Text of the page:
Shocked by GDP Data

July 30, 2020

Market attention shifted from the pandemic data trends to the disease’s economic havoc.

This development gave the recently weakening dollar a lift as it benefited from safe-haven demand. Overnight dollar advances range from 0.2% against the yen and Swiss franc to 0.3% versus the euro, 0.6% relative to the kiwi, loonie and Aussie dollar and 0.7% against the Mexican peso. The dollar is unchanged against China’s yuan and 0.2% softer against sterling.

The refocus of investor attention happened in the latter part of Asia’s day, so the equities there fell just 0.3% in Japan, 0.7% in Hong Kong and 0.2% in China while rising by 1.0% in New Zealand and 0.7% in Australia. In European markets, by contrast, share prices have tumbled so far by more than 2.0% in Germany, Spain and Italy and by over 1.0% in the U.K., Switzerland and France. The Dow Jones Industrials index slumped 1.4% within the first ten minutes of U.S. trading.

Sovereign debt instruments have been well bid, depressing 10-year yields by four basis points in Germany and Great Britain and two basis points in U.S. Treasury futures trading.

WTI oil and Comex gold fell back 1.5% and 0.3%.

U.S. real GDP fell 9.5% on quarter (or by 32.9% at a seasonally adjusted annual rate). Analysts had projected a 30% drop in GDP. Real private domestic demand accounted for 30.4 percentage points of the 32.9% slump, and inventories subtracted another four percentage points (ppts) from real GDP growth. Government spending (0.82 ppts) and net exports (+0.68 ppts) provided some positive support.  Real GDP was 9.5% lower than a year earlier compared to positive on-year growth of 0.3% in the first quarter and 2.0% in the second quarter of 2019. The personal consumption price deflator imploded 1.8% between 1Q and 2Q and was a mere 0.6% higher than a year earlier. Core PCE price deflation fell to 0.8%, also less than half the Fed’s target.

New U.S. weekly jobless insurance claims increased for a second straight week, reaching 1.434 million last week. That lifted the four-week moving average to 1.368 million and was accompanied by an 867k advance in the latest weekly tally of continuing jobless insurance claims to 17.018 million.

German real GDP slumped by a greater-than-anticipated 10.1% on quarter in 2Q (not annualized) and by 11.7% on year. There has been positive growth just once in the past five reported quarters.

Belgian real GDP sank 12.2% last quarter and was 14.5% lower than in the second quarter of 2019. Austrian GDP tumbled 10.7% on quarter and 12.8% on year.

Mexico outdid even the above figures. That economy’s real GDP plunged 17.3% on quarter and 18.9% on year. On-year growth in the second quarter of 2019 had also been negative (-1.1%).

Euroland’s unemployment unexpectedly rose 0.1 percentage point in June to a 16-month high of 7.8%. Among young workers, the jobless rate leaped half a percentage point to 17.0%.

Portuguese industrial production recovered 11.2% in June but was still 14.6% lower than a year earlier. Portugal’s business sentiment index improved 1.4 points in July but remained below zero (-2.9%) for a fourth straight month. Portuguese consumer confidence improved 4.6 index points but remained very negative at 28.3 in July.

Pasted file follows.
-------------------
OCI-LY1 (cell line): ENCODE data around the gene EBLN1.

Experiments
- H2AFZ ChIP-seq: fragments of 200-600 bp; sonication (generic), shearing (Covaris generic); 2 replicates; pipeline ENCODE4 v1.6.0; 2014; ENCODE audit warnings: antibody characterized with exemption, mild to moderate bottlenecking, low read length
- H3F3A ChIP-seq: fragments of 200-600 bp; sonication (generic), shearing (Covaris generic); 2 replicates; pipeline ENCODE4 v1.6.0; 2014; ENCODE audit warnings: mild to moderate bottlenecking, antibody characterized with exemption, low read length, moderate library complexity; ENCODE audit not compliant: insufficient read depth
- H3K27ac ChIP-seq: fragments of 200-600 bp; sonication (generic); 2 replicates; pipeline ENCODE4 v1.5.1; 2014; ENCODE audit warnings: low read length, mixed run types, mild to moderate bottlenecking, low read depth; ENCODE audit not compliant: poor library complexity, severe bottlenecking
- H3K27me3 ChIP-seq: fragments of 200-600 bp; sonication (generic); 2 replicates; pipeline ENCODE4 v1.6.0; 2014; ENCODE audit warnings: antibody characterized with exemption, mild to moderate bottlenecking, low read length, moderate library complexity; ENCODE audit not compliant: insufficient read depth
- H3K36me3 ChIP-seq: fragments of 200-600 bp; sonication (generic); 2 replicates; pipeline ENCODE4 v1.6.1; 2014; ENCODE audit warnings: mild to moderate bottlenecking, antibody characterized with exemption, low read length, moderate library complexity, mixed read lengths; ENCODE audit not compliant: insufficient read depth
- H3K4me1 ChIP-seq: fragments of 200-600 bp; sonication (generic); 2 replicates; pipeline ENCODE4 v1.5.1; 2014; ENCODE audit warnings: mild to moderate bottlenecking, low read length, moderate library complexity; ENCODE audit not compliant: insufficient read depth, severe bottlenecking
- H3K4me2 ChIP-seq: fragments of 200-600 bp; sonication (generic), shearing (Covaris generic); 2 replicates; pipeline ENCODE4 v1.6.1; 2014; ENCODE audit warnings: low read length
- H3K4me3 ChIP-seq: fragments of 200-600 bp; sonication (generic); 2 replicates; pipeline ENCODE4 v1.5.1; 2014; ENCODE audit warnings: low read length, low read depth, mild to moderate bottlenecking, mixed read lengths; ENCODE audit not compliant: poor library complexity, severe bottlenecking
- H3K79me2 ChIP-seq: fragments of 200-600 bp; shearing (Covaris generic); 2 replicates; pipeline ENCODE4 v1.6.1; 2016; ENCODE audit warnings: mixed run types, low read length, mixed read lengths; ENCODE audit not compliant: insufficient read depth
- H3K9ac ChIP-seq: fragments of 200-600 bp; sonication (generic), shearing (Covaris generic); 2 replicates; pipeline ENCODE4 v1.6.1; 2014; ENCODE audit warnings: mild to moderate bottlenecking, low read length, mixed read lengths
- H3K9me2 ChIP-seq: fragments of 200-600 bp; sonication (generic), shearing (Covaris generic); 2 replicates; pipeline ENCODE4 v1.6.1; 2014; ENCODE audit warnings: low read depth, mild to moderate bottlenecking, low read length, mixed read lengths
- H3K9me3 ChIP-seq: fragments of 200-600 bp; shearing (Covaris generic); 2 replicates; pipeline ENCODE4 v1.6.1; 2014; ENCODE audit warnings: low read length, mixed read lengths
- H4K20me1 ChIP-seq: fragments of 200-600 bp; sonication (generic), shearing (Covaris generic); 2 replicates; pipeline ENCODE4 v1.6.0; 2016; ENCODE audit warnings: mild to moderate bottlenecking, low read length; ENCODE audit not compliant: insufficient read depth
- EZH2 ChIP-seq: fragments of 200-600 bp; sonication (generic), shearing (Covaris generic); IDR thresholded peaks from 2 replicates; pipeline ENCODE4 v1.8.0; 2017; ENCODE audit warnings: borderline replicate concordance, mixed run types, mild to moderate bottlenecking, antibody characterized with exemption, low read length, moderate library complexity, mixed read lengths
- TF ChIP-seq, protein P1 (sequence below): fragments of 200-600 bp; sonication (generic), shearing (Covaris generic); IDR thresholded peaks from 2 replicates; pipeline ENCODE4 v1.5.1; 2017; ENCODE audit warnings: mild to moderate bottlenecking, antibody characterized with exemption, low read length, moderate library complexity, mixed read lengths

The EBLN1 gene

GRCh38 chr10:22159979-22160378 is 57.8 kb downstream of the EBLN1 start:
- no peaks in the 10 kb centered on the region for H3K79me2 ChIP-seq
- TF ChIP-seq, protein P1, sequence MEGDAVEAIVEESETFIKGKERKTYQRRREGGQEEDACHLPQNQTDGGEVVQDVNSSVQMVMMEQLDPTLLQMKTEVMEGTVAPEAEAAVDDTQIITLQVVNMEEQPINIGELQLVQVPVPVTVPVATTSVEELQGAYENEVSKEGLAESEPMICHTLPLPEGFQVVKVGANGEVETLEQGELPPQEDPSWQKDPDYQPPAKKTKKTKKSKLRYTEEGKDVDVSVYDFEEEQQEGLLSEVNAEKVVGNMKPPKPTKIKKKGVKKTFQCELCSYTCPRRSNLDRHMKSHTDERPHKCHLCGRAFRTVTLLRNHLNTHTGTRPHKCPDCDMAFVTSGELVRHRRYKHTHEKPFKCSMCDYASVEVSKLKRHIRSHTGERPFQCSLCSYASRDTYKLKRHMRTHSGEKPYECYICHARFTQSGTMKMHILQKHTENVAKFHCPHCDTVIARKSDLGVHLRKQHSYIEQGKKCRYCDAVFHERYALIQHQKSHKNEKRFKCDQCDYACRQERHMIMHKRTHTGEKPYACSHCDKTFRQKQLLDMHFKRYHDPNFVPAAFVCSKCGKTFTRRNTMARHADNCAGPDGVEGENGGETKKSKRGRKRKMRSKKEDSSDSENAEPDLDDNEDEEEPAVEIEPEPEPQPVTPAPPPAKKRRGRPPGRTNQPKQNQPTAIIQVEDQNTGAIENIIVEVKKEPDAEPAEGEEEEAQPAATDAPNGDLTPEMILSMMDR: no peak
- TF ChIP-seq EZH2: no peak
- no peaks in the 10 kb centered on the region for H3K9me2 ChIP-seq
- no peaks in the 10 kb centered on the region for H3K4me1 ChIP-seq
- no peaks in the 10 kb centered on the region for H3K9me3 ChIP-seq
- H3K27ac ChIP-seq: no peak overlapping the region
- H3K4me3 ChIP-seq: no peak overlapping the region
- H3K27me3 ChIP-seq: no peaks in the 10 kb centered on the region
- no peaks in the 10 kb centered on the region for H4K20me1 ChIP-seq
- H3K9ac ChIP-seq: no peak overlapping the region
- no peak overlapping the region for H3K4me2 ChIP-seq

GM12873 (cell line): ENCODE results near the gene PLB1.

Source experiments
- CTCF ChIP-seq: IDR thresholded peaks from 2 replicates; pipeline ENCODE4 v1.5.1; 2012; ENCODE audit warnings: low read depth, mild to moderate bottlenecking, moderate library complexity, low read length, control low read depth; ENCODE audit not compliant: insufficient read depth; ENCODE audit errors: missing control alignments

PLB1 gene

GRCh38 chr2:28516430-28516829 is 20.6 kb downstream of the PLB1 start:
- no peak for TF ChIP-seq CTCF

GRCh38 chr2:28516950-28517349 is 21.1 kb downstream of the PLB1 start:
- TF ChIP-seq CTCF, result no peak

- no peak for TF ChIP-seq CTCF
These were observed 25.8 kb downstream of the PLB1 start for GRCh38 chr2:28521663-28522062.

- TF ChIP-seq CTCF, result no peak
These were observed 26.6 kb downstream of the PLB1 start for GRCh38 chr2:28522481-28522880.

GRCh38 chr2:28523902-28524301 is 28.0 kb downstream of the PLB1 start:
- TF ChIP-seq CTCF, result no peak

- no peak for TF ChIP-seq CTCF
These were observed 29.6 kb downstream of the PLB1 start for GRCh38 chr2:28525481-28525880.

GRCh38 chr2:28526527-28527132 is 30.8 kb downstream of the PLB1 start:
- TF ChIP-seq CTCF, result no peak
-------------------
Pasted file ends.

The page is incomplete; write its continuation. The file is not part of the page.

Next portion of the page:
A 13.1% June rebound in Japanese retail sales still left such below the year-earlier total by 1.2%. The on-year comparison was negative in five of the six months of the first half of 2020.

The aforementioned 0.6% on-year rise of U.S. inflation according to the PCE price deflator was one of several disinflationary reports out today. This confirms Fed Chairman Powell’s assertion yesterday that on balance the pandemic shock would exert a downward force on inflation.

Other signs today of rapidly receding inflation include

  • A swing in German CPI inflation to minus 0.1% in July from 0.9% in June and 1.7% at the start of 2020. Such hadn’t been negative since April 2016.
  • French producer prices were 2.7% lower in June than a year earlier.
  • Spanish consumer prices fell 0.9% on month and 0.6% on year in July.
  • Greek producer price inflation of -7.4% in June was negative for a fifth straight month.
  • Filipino PPI inflation was -3.9% in June and was last above zero in December 2019.
  • Belgian CPI inflation was 0.7% in July.
  • South African producer prices dropped 2.1% between mid-2019 and June 2020.
  • Between the second quarters of 2019 and 2020, Australian import prices and export prices respectively declined 1.9% and 3.8%.

Economic sentiment in the euro area printed at a 4-month high in July of 82.3, having bottomed in April with a reading of 64.8, but it remains well below February’s 103.4 level. Consumer confidence and sentiment in the construction sector were weaker in July than June.

Industrial production in Cyprus and Portugal were 14.9% and 14.6% below year-earlier levels.

Business confidence rose in July to 4-month highs in the Netherlands, Denmark and Spain and to 3-month highs in Singapore and Portugal. However, all the latest readings were under zero.

Perhaps the brightest report out today was Germany’s monthly labor market data, which revealed an unexpected decline of 18k unemployed workers and an unchanged jobless rate.

Copyright 2020, Larry Greenberg. All rights reserved. No secondary distribution without express permission.


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